In Appreciation for the Teachers in Our Lives
Photo Credit: Max Fischer/Pexels
Sometimes, in the course of just doing their everyday job, a person can perform a miracle and not even realize it. Such is the wonder of the teaching profession. We all remember that one teacher (or several, if we’re lucky) who made quite an impact in our lives.
That person for me was Mrs. Shough, my eighth-grade English teacher. I was a painfully shy 13-year-old who had recently immigrated to the United States. While I was a voracious reader, I was not confident in my English-speaking skills. During my entire seventh-grade year, my first year in this country, I didn’t speak to anyone; instead, I watched a lot of TV after school, trying to learn as much conversational English as I could.
By the time I was in eighth grade, I was reluctantly coming out of my shell, and I credit Mrs. Shough for helping me with my transformation. She realized early on my eagerness to learn English; I aced every spelling test and, knowing I was shy and not comfortable speaking, she tried to get me out of my comfort zone by making me her classroom helper. When I got a 100 on the spelling test, I got to skip the following week’s test; instead, I got to give the test to the class, reading out loud the words. This meant getting up in front of my classmates and actually speaking. This was a terrifying prospect for me, but Mrs. Shough was so encouraging. Eventually, I gained confidence, and while I was nervous each time, I pushed through the discomfort, mostly because I wanted to impress her and didn’t want to let her down.
In her English class, she introduced me to the world of literature and poetry. (I would eventually go on to major in poetry in college.) My English got better and better, and I even began to feel confident enough to make friends. At the end of the school year, two students — one boy, one girl — are chosen as the most outstanding eighth-grader and given a special award during graduation. I won this honor, and when Mrs. Shough handed me my award and hugged me, I was filled with love and gratitude for her. When I started the school year, she didn’t see a shy and language-challenged girl; she only saw potential. She could have left me cowering in the corner of the classroom, but she took the time to nurture me and unlock my possibility. She set me on a path of academic achievement, which would continue through high school and college. She believed in me before I believed in myself.
Teaching is a labor of love. When students did distance learning at the start of the pandemic, parents across the world got a taste of it, and realized just how hard it is to do what teachers do every single day. And what they do is nothing short of a miracle.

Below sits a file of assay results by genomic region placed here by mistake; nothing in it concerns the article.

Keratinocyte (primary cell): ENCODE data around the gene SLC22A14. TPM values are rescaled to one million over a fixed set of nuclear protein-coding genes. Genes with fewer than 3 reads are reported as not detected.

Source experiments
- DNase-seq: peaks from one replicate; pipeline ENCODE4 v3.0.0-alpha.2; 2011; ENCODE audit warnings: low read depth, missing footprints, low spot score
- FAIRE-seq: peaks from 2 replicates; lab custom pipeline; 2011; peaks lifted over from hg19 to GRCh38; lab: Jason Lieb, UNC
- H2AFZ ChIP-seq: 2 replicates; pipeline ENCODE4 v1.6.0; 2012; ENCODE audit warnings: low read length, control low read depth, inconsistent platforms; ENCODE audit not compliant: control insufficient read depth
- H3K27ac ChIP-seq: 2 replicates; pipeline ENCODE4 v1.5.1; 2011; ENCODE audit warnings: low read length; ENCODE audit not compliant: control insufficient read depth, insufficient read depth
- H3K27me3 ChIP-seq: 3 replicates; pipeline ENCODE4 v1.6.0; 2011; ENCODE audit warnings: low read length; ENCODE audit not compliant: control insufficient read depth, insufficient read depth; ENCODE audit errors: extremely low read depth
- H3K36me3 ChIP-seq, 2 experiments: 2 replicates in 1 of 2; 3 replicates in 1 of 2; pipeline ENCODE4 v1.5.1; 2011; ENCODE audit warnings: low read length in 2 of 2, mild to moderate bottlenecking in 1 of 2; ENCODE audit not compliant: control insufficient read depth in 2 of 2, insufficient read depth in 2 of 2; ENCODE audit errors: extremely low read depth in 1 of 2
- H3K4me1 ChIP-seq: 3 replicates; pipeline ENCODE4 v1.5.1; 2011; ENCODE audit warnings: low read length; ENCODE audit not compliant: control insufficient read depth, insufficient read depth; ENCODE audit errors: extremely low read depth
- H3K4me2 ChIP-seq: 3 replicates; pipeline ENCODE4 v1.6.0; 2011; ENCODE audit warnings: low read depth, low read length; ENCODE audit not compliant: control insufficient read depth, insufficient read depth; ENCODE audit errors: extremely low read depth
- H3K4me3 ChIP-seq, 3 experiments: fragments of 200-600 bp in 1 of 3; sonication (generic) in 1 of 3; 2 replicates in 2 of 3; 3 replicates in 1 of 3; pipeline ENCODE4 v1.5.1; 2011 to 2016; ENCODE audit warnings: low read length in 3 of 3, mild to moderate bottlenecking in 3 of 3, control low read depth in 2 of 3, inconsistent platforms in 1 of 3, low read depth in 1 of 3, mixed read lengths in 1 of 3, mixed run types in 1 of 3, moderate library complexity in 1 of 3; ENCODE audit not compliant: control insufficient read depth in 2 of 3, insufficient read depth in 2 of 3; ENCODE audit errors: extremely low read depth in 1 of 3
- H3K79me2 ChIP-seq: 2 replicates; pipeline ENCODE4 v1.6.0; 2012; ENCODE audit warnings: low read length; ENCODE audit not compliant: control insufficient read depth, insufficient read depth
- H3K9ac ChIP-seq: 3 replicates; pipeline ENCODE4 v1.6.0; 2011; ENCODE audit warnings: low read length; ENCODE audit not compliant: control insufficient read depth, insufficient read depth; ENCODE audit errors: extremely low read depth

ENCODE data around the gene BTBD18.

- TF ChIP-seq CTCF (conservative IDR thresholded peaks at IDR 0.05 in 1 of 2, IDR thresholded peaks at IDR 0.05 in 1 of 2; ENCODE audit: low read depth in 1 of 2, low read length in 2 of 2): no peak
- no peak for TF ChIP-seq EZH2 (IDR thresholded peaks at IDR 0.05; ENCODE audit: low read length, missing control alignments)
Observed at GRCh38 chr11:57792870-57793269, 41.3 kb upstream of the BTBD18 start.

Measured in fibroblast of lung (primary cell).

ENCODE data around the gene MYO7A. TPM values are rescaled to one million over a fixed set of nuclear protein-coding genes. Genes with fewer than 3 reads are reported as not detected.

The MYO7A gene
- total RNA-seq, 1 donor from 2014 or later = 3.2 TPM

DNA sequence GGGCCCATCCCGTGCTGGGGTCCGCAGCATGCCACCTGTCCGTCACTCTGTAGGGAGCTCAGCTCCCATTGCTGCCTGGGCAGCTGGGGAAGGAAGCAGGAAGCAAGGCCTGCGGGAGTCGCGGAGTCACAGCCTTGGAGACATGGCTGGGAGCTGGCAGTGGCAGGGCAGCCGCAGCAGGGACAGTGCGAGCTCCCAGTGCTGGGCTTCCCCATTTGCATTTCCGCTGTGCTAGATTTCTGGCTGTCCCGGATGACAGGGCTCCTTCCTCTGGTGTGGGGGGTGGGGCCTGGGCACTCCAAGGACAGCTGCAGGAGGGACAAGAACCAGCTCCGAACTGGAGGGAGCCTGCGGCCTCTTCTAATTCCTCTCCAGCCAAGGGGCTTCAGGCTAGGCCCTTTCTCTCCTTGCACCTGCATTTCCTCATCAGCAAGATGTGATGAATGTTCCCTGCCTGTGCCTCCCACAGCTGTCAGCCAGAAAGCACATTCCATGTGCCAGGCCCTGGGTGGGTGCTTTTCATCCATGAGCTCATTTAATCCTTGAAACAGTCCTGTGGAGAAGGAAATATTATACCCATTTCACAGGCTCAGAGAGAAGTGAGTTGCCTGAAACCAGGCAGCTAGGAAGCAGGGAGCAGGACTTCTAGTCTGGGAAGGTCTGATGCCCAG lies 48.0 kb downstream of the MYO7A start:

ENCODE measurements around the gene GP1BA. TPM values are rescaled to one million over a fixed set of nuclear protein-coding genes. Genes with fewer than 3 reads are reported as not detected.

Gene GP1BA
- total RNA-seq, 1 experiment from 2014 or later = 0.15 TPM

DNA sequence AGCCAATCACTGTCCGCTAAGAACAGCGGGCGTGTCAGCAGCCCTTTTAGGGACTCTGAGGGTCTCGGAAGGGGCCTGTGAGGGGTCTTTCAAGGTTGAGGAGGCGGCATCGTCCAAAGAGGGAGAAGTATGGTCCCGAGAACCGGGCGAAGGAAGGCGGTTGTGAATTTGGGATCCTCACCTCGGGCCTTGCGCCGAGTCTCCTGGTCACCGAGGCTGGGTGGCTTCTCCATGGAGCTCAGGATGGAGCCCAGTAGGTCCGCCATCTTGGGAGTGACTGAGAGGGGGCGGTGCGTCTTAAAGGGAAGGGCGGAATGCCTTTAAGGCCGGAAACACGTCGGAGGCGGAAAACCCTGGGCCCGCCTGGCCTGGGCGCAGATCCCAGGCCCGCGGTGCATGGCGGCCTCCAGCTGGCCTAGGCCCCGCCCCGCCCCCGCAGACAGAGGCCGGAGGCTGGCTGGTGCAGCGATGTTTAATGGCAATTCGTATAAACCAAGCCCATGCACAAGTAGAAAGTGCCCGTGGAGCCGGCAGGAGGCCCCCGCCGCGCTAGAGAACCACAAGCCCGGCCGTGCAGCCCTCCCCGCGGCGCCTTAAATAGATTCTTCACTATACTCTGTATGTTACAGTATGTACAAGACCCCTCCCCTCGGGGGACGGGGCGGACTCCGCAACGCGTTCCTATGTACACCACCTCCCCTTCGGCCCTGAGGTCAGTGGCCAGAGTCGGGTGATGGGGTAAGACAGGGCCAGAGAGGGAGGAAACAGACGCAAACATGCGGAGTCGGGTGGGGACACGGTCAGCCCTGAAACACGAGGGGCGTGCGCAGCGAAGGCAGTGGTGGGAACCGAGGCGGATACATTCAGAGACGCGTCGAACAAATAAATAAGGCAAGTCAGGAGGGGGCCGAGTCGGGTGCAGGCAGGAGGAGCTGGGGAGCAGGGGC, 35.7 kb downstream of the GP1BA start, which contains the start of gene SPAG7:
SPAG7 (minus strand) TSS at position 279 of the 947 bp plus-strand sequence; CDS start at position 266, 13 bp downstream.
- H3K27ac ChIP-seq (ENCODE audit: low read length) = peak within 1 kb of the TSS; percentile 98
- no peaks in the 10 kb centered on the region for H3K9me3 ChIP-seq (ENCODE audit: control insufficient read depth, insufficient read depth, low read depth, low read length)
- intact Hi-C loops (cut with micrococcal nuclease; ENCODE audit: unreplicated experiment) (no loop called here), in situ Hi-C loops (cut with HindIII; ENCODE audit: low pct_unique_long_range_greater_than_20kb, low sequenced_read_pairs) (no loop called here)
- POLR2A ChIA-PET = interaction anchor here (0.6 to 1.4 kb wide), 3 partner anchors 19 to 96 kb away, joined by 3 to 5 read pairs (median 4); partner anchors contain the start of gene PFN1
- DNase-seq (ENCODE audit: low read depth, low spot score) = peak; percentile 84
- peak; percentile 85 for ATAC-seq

While Mrs. Shough was my role model at school, my mother, who was also a teacher, was my role model at home. Like Mrs. Shough, my mother saw the potential in her students. She taught English to migrant kids, whose parents spent all day working the fields in the blazing Arizona heat. Her students would ride a bus for more than an hour each morning to go to school, then help their parents in the fields in the afternoon and well into the evening. Most weekends, my mother would invite a couple of students to stay with us, just so they could get a break from working and enjoy a normal life as teenagers. These kids didn’t speak English very well and were often shy, and I felt an instant kinship to them. They looked at my mother with reverence, the same way I looked at Mrs. Shough when I was in her classroom.
During high school and college, I was lucky enough to have many teachers who nurtured me as a student and as a person. There was Mr. O’Grady, my college prep English teacher and yearbook adviser during senior year, who was not just a mentor but a friend and got me out of non-school-related jams once or twice. In college, I had a classics professor who ignited my passion for Greek tragedy, and a poetry professor whose book of poems I carry around to this day and read often.
After college, unsure whether I wanted to go to graduate school or not, I worked as an elementary and middle school substitute teacher for a year. It was one of the hardest jobs I’ve ever had, and while it ended up not being for me, it gave me an even greater appreciation for how hard it truly is to teach. It takes a remarkable person — people like my mother and Mrs. Shough and countless others — to make young minds come alive.
Teaching is a labor of love, and I got another shot at it when I homeschooled my son for two years during his elementary school years. When students did distance learning at the start of the pandemic, parents across the world got a taste of it, too, and realized just how hard it is to do what teachers do every single day. And what they do is nothing short of a miracle.
This post is part of a series honoring beloved teachers who make a difference with their kindness, love, and wisdom each day. Thank you to all of our educators from all of us at CircleAround.com. To read other stories in this series, please click here.